Fans across the nation are still riding the momentum of Mo’ne Davis fever after the young pitcher dominated during her appearances on the mound during the Little League World Series.
That excitement got MLB commissioner Bud Selig thinking that he would like to see a woman play in the big leagues during his lifetime. As quoted by ESPN.com:
“I think it’s captivating what’s happened in Williamsport,” Selig said. “Someday, I hope in my lifetime, there’s a woman in the big leagues. I’d be very, very happy.”
Not that I am in the business of bursting anybody’s bubble, but Selig is 80 years old. If some talented young woman is going to kick that door down in Selig’s lifetime, they better get to work soon.
For all of the ways that baseball is perceived a sport that is falling behind the times, it has historically been on the cutting edge of social issues. That happened most famously with Jackie Robinson and integration, of course, and it continues to be a sport that deserves to be celebrated for its diversity and international appeal.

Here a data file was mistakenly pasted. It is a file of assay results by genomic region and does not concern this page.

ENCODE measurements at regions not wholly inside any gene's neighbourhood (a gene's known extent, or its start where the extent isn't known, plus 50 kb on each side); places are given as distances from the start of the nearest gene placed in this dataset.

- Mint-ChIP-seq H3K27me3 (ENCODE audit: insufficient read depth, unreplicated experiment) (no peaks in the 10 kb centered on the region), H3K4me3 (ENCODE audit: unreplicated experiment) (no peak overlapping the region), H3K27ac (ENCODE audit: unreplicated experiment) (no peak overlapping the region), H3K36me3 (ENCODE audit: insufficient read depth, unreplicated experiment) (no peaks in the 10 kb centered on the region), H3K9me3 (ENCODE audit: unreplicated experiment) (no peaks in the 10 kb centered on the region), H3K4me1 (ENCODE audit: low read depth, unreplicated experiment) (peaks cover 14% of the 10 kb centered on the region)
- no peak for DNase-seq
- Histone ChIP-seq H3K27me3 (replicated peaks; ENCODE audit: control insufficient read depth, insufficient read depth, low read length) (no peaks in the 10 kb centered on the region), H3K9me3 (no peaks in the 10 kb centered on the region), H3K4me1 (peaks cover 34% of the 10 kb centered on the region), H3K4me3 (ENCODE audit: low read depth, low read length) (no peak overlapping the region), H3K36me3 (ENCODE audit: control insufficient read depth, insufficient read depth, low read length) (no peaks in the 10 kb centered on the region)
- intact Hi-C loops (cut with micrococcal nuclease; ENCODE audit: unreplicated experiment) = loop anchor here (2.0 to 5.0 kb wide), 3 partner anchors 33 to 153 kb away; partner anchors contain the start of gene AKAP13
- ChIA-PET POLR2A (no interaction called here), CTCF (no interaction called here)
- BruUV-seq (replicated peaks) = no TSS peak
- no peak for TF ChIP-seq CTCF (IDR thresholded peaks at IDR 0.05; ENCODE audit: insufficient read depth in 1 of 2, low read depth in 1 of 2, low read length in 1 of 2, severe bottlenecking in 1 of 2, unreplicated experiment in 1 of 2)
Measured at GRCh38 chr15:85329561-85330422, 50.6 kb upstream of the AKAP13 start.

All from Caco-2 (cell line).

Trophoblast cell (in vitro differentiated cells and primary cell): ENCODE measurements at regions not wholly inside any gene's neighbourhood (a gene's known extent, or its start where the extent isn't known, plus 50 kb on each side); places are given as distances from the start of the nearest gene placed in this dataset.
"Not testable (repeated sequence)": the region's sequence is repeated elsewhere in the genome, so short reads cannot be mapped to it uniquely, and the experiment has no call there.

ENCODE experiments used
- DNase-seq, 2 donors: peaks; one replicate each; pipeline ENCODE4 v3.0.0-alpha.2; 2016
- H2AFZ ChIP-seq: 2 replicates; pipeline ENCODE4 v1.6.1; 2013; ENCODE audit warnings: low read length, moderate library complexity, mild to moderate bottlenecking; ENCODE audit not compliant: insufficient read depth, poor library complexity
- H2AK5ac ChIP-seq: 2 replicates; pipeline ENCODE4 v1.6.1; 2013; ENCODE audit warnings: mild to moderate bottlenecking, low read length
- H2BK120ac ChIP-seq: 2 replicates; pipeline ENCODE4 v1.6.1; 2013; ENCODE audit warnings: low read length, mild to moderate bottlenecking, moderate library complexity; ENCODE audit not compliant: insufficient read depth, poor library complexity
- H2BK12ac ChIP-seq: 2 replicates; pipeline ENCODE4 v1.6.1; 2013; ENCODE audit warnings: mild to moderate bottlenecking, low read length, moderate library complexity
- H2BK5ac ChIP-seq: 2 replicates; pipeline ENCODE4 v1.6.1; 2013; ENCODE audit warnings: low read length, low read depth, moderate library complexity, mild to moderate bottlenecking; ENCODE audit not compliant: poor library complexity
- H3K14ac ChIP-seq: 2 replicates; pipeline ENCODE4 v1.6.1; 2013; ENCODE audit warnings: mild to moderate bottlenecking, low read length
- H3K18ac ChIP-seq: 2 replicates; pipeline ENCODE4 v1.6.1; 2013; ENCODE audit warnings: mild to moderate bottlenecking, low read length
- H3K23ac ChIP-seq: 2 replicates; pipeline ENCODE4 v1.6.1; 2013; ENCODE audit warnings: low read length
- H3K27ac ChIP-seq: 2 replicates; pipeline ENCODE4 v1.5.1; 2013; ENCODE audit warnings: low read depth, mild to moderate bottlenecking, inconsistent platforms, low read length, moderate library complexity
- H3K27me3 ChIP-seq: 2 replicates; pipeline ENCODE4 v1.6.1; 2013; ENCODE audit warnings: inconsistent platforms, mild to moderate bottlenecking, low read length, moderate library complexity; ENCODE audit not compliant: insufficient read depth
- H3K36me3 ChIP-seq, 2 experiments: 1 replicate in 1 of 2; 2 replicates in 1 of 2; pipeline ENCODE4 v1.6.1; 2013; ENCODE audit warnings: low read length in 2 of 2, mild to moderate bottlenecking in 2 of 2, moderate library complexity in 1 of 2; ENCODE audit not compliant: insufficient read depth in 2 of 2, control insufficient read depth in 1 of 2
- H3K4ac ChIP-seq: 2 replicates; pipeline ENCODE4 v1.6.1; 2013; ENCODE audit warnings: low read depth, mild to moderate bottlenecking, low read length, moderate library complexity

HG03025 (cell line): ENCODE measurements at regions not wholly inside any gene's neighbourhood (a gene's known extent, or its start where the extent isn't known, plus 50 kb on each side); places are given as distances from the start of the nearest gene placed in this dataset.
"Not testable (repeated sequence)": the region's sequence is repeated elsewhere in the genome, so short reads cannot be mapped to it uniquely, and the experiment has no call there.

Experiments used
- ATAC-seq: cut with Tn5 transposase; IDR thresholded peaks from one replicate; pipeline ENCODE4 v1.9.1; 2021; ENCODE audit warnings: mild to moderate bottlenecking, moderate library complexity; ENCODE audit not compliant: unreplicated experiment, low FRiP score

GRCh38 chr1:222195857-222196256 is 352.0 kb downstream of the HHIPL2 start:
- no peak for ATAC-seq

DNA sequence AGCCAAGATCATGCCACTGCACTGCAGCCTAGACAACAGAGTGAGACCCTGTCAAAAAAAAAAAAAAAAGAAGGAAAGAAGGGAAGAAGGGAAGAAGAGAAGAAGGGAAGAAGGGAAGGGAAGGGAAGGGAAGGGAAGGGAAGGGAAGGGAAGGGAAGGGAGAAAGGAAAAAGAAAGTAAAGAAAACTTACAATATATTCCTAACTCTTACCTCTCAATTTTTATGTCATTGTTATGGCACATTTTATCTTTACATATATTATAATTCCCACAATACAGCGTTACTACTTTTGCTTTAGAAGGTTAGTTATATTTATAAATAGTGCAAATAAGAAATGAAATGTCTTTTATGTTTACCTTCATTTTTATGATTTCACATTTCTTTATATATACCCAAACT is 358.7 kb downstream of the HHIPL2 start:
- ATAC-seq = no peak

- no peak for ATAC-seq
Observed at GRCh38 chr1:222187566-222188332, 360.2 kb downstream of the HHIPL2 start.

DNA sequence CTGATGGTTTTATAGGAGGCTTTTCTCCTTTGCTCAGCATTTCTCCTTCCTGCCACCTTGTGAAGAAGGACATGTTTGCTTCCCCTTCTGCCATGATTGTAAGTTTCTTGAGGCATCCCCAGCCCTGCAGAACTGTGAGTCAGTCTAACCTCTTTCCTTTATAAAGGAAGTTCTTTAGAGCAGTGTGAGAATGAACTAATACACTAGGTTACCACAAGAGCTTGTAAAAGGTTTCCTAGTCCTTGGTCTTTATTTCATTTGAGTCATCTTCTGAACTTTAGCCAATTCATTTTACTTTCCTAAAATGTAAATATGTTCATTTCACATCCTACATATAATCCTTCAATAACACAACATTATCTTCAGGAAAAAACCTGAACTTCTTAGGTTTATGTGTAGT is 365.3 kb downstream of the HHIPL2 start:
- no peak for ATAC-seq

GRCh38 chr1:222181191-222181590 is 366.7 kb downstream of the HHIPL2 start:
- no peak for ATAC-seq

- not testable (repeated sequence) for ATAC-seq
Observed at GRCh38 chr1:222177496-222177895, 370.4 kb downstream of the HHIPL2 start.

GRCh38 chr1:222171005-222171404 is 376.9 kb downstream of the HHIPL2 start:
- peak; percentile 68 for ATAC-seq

It might not necessarily be likely to happen, but if ever one of the major sports was going to be positioned to have a female player among its ranks, it would be baseball. From the perspective of those in charge of the sport, that would be an exciting prospect for the historical magnitude of the accomplishment as well as the attention it would bring to their game.
Just imagine how viral baseball would go if they had a woman make a big league roster.